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  ANSI Common Lisp   22 Printer

22.3 Formatted Output

format is useful for producing nicely formatted text, producing good-looking messages, and so on. format can generate and return a string or output to destination.

The control-string argument to format is actually a format control. That is, it can be either a format string or a function, for example a function returned by the formatter macro.

If it is a function, the function is called with the appropriate output stream as its first argument and the data arguments to format as its remaining arguments. The function should perform whatever output is necessary and return the unused tail of the arguments (if any).

The compilation process performed by formatter produces a function that would do with its arguments as the format interpreter would do with those arguments.

The remainder of this section describes what happens if the control-string is a format string.

Control-string is composed of simple text (characters) and embedded directives.

format writes the simple text as is; each embedded directive specifies further text output that is to appear at the corresponding point within the simple text. Most directives use one or more elements of args to create their output.

A directive consists of a tilde, optional prefix parameters separated by commas, optional colon and at-sign modifiers, and a single character indicating what kind of directive this is. There is no required ordering between the at-sign and colon modifier. The case of the directive character is ignored. Prefix parameters are notated as signed (sign is optional) decimal numbers, or as a single-quote followed by a character. For example, ~5,'0d can be used to print an integer in decimal radix in five columns with leading zeros, or ~5,'*d to get leading asterisks.

In place of a prefix parameter to a directive, V (or v) can be used. In this case, format takes an argument from args as a parameter to the directive. The argument should be an integer or character. If the arg used by a V parameter is nil, the effect is as if the parameter had been omitted. # can be used in place of a prefix parameter; it represents the number of args remaining to be processed. When used within a recursive format, in the context of ~? or ~{, the # prefix parameter represents the number of format arguments remaining within the recursive call.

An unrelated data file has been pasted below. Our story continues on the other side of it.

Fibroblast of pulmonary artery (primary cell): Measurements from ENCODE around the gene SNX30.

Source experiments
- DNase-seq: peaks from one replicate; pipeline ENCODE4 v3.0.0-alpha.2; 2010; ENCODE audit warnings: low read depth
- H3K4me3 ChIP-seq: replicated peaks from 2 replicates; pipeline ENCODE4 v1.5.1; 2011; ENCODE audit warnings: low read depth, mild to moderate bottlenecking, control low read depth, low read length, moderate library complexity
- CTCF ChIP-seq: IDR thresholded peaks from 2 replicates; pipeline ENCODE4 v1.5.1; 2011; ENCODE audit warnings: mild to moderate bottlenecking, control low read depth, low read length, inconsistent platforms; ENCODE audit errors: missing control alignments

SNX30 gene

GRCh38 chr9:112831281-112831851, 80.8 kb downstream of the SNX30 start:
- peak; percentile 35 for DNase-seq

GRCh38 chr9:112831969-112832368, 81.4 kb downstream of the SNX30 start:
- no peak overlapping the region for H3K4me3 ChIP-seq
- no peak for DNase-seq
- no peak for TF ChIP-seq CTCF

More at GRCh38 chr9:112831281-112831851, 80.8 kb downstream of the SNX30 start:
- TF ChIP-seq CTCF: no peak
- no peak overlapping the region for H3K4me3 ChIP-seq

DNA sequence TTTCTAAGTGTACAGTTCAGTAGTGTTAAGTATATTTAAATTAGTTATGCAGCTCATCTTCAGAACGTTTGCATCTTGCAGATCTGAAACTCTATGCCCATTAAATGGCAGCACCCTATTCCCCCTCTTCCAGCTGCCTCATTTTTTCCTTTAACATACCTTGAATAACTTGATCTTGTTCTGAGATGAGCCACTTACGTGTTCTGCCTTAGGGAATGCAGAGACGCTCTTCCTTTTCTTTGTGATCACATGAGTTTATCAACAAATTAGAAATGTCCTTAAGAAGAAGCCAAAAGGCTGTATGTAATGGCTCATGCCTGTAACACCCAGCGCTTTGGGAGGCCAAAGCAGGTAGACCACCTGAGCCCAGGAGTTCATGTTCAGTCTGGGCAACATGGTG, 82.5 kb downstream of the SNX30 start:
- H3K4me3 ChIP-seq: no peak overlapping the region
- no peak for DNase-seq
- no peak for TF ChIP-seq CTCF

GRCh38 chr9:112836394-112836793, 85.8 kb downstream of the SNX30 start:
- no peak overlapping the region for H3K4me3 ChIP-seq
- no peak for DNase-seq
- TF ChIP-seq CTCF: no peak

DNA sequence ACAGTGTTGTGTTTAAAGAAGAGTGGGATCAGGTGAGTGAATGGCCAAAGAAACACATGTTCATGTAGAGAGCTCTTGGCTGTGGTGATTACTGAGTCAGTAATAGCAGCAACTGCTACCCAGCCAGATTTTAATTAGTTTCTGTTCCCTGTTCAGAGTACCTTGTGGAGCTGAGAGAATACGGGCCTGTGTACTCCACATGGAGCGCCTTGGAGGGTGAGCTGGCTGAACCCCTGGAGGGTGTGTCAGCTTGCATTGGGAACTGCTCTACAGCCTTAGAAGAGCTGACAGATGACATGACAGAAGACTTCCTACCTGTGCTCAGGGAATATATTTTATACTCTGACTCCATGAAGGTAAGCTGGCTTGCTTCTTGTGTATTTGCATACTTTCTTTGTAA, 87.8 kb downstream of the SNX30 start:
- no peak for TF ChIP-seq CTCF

Examples of format strings:

Examples of format control strings
"~S" ;This is an S directive with no parameters or modifiers.
"~3,-4:@s" ;This is an S directive with two parameters, 3 and -4,
; and both the colon and at-sign flags.
"~,+4S" ; Here the first prefix parameter is omitted and takes
; on its default value, while the second parameter is 4.

format sends the output to destination. If destination is nil, format creates and returns a string containing the output from control-string. If destination is non-nil, it must be a string with a fill pointer, a stream, or the symbol t. If destination is a string with a fill pointer, the output is added to the end of the string. If destination is a stream, the output is sent to that stream. If destination is t, the output is sent to standard output.

In the description of the directives that follows, the term arg in general refers to the next item of the set of args to be processed. The word or phrase at the beginning of each description is a mnemonic for the directive. format directives do not bind any of the printer control variables (*print-...*) except as specified in the following descriptions. Implementations may specify the binding of new, implementation-specific printer control variables for each format directive, but they may neither bind any standard printer control variables not specified in description of a format directive nor fail to bind any standard printer control variables as specified in the description.

22.3.1  FORMAT Basic Output
22.3.2  FORMAT Radix Control
22.3.3  FORMAT Floating-Point Printers
22.3.4  FORMAT Printer Operations
22.3.5  FORMAT Pretty Printer Operations
22.3.6  FORMAT Layout Control
22.3.7  FORMAT Control-Flow Operations
22.3.8  FORMAT Miscellaneous Operations
22.3.9  FORMAT Miscellaneous Pseudo-Operations
22.3.10  Additional Information about FORMAT Operations
22.3.11  Examples of FORMAT
22.3.12  Notes about FORMAT

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